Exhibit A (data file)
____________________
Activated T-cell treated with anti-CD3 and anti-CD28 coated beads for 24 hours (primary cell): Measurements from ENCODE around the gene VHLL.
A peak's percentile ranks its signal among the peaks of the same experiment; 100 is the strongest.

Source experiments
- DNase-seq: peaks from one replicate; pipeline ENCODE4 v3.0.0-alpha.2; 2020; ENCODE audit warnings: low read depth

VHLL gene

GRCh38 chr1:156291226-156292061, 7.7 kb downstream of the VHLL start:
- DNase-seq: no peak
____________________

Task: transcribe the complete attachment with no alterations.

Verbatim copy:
Activated T-cell treated with anti-CD3 and anti-CD28 coated beads for 24 hours (primary cell): Measurements from ENCODE around the gene VHLL.
A peak's percentile ranks its signal among the peaks of the same experiment; 100 is the strongest.

Source experiments
- DNase-seq: peaks from one replicate; pipeline ENCODE4 v3.0.0-alpha.2; 2020; ENCODE audit warnings: low read depth

VHLL gene

GRCh38 chr1:156291226-156292061, 7.7 kb downstream of the VHLL start:
- DNase-seq: no peak